We face an "epidemic" of hospitalizations in heart failure (HF), which are often unrelated to HF. We hypothesize that extensive efforts have not successfully reduced hospitalizations in HF because management standards rely on disease-centric clinical guidelines, applied within provider-centric systems of care. Care models often overlook that the HF syndrome arises within a complex and poorly understood multi-morbidity context and how comorbid conditions present according to the type of HF (preserved vs. reduced EF) is not known. Further, as a chronic disease that coexists with multiple other conditions, HF causes self-management difficulties in elderly patients who may lack the needed support. Understanding the epidemiology of coexisting conditions and the determinants of successful self-management is fundamental to design new practice models and reduce hospitalizations in HF. The central goal of our revised application is to respond to the urgent need for new approaches by fulfilling 3 objectives: firstly, understand the complex epidemiology of coexisting conditions in HF, secondly, identify patient-centric attributes conducive to successful self-management by drawing upon the Chronic Care Model, thirdly, develop models that integrate cardiovascular characteristics, coexisting conditions and determinants of self-care to be used at the point of care to engage community support for at risk patients. Our 3 Specific Aims, designed to address these objectives, align with the priorities of the Department of Health and Human Services, outlined in their report "Multiple Chronic Conditions: A Strategic Framework".
Aim 1 will study the epidemiology of coexisting conditions in HF in a community cohort of persons with HF within the Rochester Epidemiology Project. We will assess the prevalence of coexisting conditions (comorbid diseases, geriatric syndromes) and determine which clusters of conditions most impact hospitalizations. We will assess the emergence and progression of coexisting conditions after HF diagnosis and their association with hospitalizations, according to the type of HF (preserved vs. reduced EF).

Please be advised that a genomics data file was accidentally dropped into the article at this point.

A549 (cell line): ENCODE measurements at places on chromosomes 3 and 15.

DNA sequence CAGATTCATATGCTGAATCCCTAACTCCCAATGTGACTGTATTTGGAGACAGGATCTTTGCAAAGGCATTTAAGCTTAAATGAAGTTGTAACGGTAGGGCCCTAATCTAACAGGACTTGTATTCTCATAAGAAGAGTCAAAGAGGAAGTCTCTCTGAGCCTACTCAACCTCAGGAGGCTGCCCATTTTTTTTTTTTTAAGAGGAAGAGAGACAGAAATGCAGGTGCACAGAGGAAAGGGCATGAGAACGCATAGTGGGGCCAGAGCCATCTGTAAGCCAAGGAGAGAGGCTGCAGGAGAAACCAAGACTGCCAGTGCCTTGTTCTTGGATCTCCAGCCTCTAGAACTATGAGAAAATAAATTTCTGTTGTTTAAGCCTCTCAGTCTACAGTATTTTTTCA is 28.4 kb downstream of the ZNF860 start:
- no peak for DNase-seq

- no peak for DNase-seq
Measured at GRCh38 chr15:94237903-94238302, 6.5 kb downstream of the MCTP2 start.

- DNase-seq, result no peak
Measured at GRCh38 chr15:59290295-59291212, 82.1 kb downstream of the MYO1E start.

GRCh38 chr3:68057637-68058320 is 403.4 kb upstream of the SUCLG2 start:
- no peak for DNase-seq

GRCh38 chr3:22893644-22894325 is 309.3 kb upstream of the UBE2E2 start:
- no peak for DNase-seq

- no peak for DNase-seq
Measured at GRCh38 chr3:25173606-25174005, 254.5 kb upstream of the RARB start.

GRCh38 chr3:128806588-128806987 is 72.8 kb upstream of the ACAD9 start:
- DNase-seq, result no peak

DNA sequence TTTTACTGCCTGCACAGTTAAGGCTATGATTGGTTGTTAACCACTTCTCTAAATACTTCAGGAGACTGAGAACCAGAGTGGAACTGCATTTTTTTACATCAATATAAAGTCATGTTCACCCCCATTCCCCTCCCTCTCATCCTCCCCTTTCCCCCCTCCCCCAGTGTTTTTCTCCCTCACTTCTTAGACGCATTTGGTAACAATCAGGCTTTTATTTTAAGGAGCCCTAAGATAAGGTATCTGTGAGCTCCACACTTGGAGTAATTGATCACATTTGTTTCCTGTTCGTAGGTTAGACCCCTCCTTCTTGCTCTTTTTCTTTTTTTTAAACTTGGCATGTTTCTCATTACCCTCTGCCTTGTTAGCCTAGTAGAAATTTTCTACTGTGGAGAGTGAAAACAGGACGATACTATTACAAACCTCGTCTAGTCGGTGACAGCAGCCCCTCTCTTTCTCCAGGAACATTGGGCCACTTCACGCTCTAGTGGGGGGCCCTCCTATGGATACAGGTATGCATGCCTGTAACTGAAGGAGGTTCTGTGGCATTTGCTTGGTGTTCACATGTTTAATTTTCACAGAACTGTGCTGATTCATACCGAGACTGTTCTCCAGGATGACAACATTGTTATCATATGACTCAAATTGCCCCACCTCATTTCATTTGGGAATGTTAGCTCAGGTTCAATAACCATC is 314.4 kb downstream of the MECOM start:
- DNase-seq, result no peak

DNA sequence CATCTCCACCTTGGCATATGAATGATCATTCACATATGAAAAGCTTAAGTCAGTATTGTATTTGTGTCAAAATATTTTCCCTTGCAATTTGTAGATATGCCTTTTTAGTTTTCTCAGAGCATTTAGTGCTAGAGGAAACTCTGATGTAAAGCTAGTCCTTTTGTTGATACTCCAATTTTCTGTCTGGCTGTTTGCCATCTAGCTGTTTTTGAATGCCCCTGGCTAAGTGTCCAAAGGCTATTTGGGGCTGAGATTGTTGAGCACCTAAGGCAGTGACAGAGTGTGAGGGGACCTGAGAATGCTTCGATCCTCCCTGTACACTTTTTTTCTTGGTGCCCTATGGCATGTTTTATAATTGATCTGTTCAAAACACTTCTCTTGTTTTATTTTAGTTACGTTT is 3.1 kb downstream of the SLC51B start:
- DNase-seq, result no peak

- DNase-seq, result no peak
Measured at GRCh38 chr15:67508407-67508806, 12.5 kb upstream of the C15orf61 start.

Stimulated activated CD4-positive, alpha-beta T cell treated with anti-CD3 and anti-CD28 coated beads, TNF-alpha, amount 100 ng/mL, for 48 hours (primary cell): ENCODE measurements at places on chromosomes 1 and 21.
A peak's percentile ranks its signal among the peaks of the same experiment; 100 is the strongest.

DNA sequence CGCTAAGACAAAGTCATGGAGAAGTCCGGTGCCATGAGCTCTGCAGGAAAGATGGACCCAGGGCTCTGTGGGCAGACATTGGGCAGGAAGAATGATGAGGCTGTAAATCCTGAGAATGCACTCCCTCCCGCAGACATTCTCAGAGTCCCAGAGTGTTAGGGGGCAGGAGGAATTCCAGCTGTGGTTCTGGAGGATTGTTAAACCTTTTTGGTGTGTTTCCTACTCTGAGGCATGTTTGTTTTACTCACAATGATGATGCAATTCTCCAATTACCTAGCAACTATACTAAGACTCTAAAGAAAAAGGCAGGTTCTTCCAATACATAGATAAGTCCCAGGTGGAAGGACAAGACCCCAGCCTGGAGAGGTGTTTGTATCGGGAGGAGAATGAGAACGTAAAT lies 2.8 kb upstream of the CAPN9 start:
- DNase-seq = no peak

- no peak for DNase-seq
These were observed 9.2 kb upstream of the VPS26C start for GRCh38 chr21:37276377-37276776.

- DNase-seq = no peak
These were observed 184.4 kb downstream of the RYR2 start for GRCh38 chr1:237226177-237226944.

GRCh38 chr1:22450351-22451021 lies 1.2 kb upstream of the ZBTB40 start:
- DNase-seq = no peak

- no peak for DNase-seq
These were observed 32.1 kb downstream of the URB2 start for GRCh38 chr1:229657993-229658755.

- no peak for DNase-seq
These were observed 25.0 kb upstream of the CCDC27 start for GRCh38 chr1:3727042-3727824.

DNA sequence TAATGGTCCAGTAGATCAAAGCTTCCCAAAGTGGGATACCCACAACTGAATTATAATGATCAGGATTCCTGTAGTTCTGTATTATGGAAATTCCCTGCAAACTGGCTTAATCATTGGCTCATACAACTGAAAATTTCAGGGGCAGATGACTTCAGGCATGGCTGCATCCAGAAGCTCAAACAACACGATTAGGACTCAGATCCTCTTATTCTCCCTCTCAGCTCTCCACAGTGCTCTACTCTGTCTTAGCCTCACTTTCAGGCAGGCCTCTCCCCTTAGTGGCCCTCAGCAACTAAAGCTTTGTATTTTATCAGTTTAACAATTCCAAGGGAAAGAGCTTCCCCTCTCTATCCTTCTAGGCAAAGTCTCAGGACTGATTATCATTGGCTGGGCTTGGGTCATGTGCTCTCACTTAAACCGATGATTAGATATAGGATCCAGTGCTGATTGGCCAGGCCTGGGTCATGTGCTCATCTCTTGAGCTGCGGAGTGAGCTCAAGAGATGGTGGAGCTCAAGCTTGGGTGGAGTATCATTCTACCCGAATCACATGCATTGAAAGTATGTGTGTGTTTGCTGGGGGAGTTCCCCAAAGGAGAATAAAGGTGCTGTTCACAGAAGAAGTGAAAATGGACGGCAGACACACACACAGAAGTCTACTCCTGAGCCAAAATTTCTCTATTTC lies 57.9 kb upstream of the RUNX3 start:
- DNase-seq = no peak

Aim 2 will evaluate the role of patient-centric factors (social support and self-management) on hospitalizations in HF guided by the Chronic Care Model in a prospective cohort of patients living with HF.
Aim 3 will develop and evaluate prediction models to identify patients with HF at high risk for hospitalizations. In doing so, we will leverage the unique Health Information Exchange (HIE) capabilities and community partnerships established by the Office of the National Coordinator for Health Information Technology-Funded Southeast Minnesota Beacon Program and assess the feasibility of adapting an existing HIE architecture to implement such models at the point of care, identify patients at high risk for hospitalizations and alert community care coordinators when their patients have been hospitalized to enable proactive community support. By executing these aims, we will understand how the epidemiology of coexisting conditions and how patient-centric factors contribute to the burden of hospitalizations in HF. We will develop risk prediction models, which integrate cardiovascular characteristics, coexisting conditions and patient-centric factors to optimize tools for interventions to reduce hospitalizations in HF.
This research will provide important information on how coexisting conditions and patient-centric factors (social support and patient self-management) contribute to the burden of hospitalizations in heart failure. It will determine key predictors of hospitalizations and help optimize tools for point of care interventions to reduce hospitalizations